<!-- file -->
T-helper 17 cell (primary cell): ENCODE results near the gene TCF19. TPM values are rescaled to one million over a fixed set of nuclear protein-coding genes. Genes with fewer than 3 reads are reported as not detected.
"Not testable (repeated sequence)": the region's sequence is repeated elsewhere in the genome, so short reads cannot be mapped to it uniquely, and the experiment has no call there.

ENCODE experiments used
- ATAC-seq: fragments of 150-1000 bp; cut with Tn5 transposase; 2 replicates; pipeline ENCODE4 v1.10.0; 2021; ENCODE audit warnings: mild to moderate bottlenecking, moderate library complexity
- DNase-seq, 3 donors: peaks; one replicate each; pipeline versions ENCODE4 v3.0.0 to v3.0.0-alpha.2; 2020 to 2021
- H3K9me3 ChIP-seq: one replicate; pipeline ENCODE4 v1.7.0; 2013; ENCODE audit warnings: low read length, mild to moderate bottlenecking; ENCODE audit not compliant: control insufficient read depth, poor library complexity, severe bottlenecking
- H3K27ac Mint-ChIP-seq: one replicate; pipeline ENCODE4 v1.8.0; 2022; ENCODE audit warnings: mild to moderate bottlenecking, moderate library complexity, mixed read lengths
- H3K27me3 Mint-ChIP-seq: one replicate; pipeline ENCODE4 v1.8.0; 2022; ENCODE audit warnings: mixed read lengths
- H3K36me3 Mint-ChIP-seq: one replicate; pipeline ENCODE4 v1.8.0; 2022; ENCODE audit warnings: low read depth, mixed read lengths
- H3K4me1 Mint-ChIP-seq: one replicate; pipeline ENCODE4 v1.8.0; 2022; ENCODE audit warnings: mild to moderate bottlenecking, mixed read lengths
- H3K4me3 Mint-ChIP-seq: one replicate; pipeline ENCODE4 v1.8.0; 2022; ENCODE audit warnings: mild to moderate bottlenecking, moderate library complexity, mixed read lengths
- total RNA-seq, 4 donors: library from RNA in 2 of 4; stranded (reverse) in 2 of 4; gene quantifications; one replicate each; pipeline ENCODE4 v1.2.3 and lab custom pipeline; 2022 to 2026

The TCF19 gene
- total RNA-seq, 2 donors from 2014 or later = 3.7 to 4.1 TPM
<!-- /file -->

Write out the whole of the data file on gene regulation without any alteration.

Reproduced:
T-helper 17 cell (primary cell): ENCODE results near the gene TCF19. TPM values are rescaled to one million over a fixed set of nuclear protein-coding genes. Genes with fewer than 3 reads are reported as not detected.
"Not testable (repeated sequence)": the region's sequence is repeated elsewhere in the genome, so short reads cannot be mapped to it uniquely, and the experiment has no call there.

ENCODE experiments used
- ATAC-seq: fragments of 150-1000 bp; cut with Tn5 transposase; 2 replicates; pipeline ENCODE4 v1.10.0; 2021; ENCODE audit warnings: mild to moderate bottlenecking, moderate library complexity
- DNase-seq, 3 donors: peaks; one replicate each; pipeline versions ENCODE4 v3.0.0 to v3.0.0-alpha.2; 2020 to 2021
- H3K9me3 ChIP-seq: one replicate; pipeline ENCODE4 v1.7.0; 2013; ENCODE audit warnings: low read length, mild to moderate bottlenecking; ENCODE audit not compliant: control insufficient read depth, poor library complexity, severe bottlenecking
- H3K27ac Mint-ChIP-seq: one replicate; pipeline ENCODE4 v1.8.0; 2022; ENCODE audit warnings: mild to moderate bottlenecking, moderate library complexity, mixed read lengths
- H3K27me3 Mint-ChIP-seq: one replicate; pipeline ENCODE4 v1.8.0; 2022; ENCODE audit warnings: mixed read lengths
- H3K36me3 Mint-ChIP-seq: one replicate; pipeline ENCODE4 v1.8.0; 2022; ENCODE audit warnings: low read depth, mixed read lengths
- H3K4me1 Mint-ChIP-seq: one replicate; pipeline ENCODE4 v1.8.0; 2022; ENCODE audit warnings: mild to moderate bottlenecking, mixed read lengths
- H3K4me3 Mint-ChIP-seq: one replicate; pipeline ENCODE4 v1.8.0; 2022; ENCODE audit warnings: mild to moderate bottlenecking, moderate library complexity, mixed read lengths
- total RNA-seq, 4 donors: library from RNA in 2 of 4; stranded (reverse) in 2 of 4; gene quantifications; one replicate each; pipeline ENCODE4 v1.2.3 and lab custom pipeline; 2022 to 2026

The TCF19 gene
- total RNA-seq, 2 donors from 2014 or later = 3.7 to 4.1 TPM